Good Secrets and Bad Secrets: How to Help Kids Tell the Difference
Sexual abuse thrives in secrecy. Perpetrators will often make the children they abuse promise to keep what happened “our little secret.” This can cause confusion to some kids since they’ve equated secrets with fun things like a birthday party or going to Disneyland. Below are three things you can do to help protect your child from keeping a secret that could harm them.
Differentiate between good and bad secrets or surprises.
Teach your children that some secrets can be harmful and that no one should ask them to keep a bad secret. Let them know that some secrets can hurt someone and that they should tell you immediately. On the other hand, if you’re buying your spouse a car then that’s a good surprise you want your child to keep to him- or herself. Let them know that good surprises are temporary and will end in happiness. Bad secrets are permanent and can end in sadness.
Create and maintain open communication.
If your child comes to you with a secret that someone told them to keep and you fly off the handle, react badly, or shame them for talking about whatever it is, they will be much less likely to open up to you again. Whatever the secret is, take a breath and make a conscious choice to respond, not react, to the situation. This will let your child know that they can continue to come to you when they are in trouble or when they have something they need to talk about.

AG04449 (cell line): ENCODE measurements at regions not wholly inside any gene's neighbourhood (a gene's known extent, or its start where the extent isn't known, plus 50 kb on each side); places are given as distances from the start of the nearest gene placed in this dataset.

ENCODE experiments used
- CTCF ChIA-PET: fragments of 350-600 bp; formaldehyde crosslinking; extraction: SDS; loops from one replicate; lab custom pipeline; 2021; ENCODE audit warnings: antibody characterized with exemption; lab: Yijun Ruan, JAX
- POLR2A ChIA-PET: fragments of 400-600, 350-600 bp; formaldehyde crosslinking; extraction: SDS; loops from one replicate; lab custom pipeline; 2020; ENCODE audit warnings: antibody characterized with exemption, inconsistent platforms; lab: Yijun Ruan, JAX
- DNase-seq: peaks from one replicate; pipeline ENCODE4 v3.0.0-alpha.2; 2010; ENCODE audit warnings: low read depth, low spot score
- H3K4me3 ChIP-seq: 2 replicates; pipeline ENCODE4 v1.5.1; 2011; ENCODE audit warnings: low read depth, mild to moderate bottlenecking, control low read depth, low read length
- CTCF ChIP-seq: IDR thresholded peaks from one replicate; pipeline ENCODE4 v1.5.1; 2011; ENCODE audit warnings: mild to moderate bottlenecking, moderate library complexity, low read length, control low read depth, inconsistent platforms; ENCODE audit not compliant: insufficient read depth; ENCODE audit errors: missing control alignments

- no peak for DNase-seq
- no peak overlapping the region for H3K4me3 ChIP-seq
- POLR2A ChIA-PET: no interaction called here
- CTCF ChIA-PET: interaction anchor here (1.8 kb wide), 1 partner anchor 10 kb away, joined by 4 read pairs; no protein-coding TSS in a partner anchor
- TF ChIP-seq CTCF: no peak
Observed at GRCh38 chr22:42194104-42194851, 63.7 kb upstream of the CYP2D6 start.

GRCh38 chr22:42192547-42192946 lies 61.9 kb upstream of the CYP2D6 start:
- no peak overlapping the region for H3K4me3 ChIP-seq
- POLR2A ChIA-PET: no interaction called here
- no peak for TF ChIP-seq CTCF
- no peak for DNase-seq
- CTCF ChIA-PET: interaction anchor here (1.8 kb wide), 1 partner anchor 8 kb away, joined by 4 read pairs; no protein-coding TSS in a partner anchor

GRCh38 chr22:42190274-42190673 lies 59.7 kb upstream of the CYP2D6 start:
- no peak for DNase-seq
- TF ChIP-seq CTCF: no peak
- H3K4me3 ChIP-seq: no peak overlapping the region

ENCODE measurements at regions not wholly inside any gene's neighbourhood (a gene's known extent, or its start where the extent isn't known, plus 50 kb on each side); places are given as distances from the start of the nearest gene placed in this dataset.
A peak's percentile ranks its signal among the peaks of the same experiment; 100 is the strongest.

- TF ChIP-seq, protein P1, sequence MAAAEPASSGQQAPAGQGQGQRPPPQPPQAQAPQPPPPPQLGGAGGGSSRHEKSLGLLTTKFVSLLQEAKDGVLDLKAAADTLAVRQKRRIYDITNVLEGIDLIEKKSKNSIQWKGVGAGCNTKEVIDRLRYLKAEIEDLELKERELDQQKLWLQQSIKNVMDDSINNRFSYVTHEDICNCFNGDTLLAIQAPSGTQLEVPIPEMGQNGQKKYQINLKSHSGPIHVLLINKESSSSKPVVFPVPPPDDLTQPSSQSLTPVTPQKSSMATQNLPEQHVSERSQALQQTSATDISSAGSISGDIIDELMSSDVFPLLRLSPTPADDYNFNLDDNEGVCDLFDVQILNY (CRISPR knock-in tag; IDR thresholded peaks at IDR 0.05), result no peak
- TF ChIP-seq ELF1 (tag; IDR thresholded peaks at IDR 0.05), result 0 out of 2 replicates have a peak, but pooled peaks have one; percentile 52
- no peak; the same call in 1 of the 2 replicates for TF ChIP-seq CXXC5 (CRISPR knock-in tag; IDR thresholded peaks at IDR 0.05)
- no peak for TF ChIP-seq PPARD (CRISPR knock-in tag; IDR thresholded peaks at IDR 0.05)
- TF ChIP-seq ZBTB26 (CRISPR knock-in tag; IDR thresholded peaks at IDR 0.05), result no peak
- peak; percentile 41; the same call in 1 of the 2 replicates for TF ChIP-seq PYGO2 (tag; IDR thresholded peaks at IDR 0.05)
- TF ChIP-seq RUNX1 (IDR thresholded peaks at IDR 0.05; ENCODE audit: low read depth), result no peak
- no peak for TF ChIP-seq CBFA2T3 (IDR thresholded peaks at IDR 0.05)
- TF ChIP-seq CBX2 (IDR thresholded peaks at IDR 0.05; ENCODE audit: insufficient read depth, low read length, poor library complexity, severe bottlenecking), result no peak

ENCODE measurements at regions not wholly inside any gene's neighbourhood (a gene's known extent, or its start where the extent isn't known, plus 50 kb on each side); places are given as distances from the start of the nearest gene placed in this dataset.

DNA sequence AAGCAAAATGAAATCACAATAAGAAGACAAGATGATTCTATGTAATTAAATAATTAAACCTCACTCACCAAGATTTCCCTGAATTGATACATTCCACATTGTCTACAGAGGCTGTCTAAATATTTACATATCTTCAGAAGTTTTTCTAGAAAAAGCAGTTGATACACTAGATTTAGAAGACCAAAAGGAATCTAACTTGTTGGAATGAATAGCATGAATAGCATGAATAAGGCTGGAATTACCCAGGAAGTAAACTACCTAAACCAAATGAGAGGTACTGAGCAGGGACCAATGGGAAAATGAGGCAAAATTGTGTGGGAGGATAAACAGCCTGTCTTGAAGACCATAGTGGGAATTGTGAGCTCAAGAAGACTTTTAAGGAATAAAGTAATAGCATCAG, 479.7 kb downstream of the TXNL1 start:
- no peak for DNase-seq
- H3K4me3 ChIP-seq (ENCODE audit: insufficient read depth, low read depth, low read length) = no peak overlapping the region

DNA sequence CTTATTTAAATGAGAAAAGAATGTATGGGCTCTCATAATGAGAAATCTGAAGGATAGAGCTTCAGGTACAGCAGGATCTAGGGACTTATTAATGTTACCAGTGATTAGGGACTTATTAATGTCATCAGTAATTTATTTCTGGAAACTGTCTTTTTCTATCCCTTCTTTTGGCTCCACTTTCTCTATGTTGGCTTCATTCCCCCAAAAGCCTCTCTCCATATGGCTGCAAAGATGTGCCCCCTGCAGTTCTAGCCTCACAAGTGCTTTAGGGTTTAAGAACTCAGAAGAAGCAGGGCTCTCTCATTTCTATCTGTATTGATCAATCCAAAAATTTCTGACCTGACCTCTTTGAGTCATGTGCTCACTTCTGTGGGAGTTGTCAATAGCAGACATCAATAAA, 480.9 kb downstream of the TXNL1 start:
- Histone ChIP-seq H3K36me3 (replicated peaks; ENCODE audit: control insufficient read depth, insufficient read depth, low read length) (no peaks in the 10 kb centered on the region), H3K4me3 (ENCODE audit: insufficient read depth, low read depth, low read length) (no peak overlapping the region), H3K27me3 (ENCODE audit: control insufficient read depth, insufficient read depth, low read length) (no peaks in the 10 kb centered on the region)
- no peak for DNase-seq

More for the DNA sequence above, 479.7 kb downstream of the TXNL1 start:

Talk to your child about what a threat is.
Certain perpetrators will threaten a child in order to ensure their secrets are kept. Let your child know that if anyone threatens to hurt them (or you) then they need to come and tell you – it doesn’t matter who said it or what they said. Think carefully about how to explain this to your child so they can understand it at their age and maturity level.
Secrets and surprises aren’t something that you should talk about once and assume your child understands. Keep revisiting the conversation. Any time there is a surprise, remind your child about the difference between a good or bad surprise or secret. Keep talking to them, listening to them, and letting them know that you are there for them. No matter what.